In addition to the above-mentioned trade agreements, India has collectively signed a total of 13 free trade agreements with its trading partners out of which 5 are described in brief. Other FTAs are-

  • India-Sri-Lanka free trade agreement
  • the agreement on the South Asian Free Trade Area (SAFTA) (India, Pakistan, Nepal, Sri Lanka, Bangladesh, Bhutan, the Maldives, and Afghanistan),
  • India-Nepal treaty of trade
  • India-Bhutan agreement on trade, commerce, and transit
  • India-South Korea Comprehensive Economic Partnership Agreement (CEPA)
  • India-Japan CEPA
  • India-Malaysia CECA
  • India-Mauritius Comprehensive Economic Cooperation and Partnership Agreement (CECPA)

Apart from the free trade agreements, India has also signed 6 limited coverage preferential trade agreements (PTAs)-

  • Asia Pacific Trade Agreement (APTA)
  • Global System of Trade Preferences (GSTP)
  • India-Afghanistan PTA
  • SAARC Preferential Trading Agreement (SAPTA)
  • India-Chile PTA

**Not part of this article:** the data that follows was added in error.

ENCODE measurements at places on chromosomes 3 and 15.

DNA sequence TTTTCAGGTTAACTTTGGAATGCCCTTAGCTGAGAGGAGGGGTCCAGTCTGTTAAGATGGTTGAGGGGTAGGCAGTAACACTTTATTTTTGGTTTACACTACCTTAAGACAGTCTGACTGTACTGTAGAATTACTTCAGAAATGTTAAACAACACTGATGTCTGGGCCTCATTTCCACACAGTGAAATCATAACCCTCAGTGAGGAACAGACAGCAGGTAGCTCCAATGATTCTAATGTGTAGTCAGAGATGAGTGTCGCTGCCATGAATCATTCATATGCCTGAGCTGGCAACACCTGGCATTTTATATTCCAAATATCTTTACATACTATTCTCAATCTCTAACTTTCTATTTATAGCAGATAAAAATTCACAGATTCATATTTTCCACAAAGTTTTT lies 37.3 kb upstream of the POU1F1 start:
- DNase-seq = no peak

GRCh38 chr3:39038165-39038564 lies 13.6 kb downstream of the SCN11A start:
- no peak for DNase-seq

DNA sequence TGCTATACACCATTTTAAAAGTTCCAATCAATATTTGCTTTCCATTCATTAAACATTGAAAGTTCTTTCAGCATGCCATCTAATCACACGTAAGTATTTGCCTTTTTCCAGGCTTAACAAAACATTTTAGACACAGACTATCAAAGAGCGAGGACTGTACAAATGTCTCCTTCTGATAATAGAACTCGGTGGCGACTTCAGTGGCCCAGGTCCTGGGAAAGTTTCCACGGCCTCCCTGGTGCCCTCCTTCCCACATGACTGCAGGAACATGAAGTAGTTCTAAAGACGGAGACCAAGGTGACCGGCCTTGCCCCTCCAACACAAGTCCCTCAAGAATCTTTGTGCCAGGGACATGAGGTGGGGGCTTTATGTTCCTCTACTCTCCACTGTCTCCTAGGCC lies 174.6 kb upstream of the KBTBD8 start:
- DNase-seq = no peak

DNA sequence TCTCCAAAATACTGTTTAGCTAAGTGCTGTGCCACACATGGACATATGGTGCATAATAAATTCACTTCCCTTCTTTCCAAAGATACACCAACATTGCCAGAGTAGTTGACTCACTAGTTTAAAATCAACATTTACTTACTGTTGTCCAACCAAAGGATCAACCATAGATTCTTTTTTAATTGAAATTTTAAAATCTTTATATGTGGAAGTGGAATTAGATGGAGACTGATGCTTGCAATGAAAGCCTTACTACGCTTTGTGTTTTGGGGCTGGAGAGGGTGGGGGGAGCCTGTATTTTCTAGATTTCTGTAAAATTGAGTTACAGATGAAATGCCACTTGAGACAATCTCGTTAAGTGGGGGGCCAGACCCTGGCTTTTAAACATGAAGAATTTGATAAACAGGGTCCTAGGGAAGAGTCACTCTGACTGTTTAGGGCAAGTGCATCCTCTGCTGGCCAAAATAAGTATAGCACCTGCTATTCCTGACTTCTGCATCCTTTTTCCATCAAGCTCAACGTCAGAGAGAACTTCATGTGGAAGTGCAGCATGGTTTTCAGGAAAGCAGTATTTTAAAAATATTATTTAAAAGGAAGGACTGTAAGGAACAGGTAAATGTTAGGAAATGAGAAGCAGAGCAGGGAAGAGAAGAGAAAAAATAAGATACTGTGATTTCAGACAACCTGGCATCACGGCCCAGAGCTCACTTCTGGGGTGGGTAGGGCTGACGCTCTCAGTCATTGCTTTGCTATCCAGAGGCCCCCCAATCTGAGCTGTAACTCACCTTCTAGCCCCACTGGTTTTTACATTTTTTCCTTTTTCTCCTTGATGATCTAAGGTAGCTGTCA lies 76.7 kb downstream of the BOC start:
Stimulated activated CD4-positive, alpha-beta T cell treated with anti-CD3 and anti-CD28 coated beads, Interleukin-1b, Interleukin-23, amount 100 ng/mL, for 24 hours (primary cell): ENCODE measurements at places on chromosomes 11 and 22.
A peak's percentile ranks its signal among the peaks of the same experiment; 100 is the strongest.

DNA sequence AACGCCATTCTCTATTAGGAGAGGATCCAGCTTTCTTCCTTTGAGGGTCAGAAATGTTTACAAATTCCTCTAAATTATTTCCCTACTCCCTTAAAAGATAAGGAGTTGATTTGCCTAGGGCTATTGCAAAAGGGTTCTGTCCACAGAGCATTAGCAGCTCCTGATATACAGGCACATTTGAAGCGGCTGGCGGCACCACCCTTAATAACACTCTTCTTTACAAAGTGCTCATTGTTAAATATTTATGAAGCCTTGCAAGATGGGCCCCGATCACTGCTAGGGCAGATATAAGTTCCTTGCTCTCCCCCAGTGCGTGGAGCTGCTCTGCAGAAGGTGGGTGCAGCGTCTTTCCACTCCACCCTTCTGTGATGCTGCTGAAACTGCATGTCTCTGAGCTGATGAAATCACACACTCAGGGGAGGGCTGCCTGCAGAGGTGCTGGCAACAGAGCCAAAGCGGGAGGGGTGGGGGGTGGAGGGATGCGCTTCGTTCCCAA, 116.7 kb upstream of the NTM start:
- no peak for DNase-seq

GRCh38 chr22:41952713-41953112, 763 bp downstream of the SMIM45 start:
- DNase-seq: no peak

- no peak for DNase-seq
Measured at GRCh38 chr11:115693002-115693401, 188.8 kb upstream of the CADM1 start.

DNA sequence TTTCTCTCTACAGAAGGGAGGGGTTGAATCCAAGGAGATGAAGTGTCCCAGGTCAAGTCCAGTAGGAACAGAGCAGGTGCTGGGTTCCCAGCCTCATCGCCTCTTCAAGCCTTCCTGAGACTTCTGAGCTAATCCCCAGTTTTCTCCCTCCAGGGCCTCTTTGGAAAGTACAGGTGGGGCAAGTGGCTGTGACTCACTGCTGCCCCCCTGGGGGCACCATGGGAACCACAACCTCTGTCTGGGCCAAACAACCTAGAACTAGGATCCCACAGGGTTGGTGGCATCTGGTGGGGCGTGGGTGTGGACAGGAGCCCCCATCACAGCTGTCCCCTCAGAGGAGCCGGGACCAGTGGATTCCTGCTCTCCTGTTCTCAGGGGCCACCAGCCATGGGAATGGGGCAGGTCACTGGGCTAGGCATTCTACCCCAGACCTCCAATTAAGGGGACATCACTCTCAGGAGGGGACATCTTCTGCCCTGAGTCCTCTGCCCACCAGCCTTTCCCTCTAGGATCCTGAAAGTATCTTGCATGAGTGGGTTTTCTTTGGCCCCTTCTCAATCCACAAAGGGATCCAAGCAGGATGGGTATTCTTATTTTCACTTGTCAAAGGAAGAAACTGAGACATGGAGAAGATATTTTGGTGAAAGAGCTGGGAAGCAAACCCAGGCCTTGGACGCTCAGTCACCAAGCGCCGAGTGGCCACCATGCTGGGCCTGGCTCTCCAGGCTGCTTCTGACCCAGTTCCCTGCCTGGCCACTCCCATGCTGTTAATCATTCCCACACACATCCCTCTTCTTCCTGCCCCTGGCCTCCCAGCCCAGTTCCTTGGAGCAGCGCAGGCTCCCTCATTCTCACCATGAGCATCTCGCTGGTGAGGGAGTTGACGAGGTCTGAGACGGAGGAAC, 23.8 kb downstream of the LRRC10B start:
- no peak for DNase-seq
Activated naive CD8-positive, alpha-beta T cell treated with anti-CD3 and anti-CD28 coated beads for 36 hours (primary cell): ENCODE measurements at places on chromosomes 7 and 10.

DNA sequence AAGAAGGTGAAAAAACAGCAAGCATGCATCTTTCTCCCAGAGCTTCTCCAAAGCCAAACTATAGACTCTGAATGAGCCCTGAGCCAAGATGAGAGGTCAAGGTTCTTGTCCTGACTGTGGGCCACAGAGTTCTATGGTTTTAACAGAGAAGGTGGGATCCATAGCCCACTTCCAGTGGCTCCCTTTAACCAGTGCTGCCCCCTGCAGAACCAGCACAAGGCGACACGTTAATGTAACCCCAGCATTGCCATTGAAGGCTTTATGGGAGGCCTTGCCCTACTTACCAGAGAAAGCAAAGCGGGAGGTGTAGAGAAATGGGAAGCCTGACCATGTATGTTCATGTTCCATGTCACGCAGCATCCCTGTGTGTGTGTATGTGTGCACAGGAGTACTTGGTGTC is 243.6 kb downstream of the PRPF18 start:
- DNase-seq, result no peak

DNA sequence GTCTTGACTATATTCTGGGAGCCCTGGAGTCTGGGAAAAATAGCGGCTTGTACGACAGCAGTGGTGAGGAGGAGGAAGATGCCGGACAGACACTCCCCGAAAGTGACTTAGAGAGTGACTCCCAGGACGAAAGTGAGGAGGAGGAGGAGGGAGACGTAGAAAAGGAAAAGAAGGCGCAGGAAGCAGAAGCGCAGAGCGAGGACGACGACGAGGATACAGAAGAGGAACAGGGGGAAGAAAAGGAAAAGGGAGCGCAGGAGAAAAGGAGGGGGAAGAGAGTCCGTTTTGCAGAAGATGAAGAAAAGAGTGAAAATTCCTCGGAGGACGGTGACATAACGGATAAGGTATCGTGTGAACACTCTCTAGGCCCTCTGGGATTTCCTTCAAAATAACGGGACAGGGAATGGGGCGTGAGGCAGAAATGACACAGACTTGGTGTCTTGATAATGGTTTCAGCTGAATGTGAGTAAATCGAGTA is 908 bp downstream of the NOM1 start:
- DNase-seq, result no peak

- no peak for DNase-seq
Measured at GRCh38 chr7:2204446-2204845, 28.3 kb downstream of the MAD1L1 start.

Way Forward
Free Trade in a broader term refers to the policies that allow the permit of inexpensive imports and exports, without tariffs or other trade barriers. India has been working closely across the globe to establish more of FTAs.  The negotiation under FTA should include terms and conditions to introduce more transparency and predictability in terms of non-tariff barriers to ensure a less cumbersome compliance procedure. There should be a discussion on resolving geopolitical issues and there should be reform in the selection of trade partners to expand free trade policy. India is also exploring more regions that are ready for a trade agreement with India and there is a huge potential to widen the access of the market to regions like Africa, and Central and Southeast Asia. There are some mismatches in the opinion of people across the nation on the implementation of free trade policies. The main issue which is being contradicted by the public includes unfair competition from countries where lower labour costs allow price-cutting and a loss of good-paying jobs to manufacturers abroad. Although the issue is being addressed by reforms and reviewing of the policies and relations with other countries.